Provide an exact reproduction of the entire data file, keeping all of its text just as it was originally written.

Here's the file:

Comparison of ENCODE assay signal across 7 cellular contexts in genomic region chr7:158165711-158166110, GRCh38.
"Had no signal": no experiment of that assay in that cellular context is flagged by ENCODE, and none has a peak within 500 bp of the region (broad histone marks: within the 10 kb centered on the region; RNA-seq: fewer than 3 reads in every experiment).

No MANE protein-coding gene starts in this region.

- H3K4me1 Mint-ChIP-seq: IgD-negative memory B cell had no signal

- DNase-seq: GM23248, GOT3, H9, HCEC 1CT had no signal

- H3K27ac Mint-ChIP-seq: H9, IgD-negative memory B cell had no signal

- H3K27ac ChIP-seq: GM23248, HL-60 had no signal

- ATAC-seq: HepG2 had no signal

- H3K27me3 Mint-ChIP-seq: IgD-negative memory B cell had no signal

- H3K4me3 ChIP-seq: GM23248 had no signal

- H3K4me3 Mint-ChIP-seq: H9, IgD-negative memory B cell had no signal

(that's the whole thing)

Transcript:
Comparison of ENCODE assay signal across 7 cellular contexts in genomic region chr7:158165711-158166110, GRCh38.
"Had no signal": no experiment of that assay in that cellular context is flagged by ENCODE, and none has a peak within 500 bp of the region (broad histone marks: within the 10 kb centered on the region; RNA-seq: fewer than 3 reads in every experiment).

No MANE protein-coding gene starts in this region.

- H3K4me1 Mint-ChIP-seq: IgD-negative memory B cell had no signal

- DNase-seq: GM23248, GOT3, H9, HCEC 1CT had no signal

- H3K27ac Mint-ChIP-seq: H9, IgD-negative memory B cell had no signal

- H3K27ac ChIP-seq: GM23248, HL-60 had no signal

- ATAC-seq: HepG2 had no signal

- H3K27me3 Mint-ChIP-seq: IgD-negative memory B cell had no signal

- H3K4me3 ChIP-seq: GM23248 had no signal

- H3K4me3 Mint-ChIP-seq: H9, IgD-negative memory B cell had no signal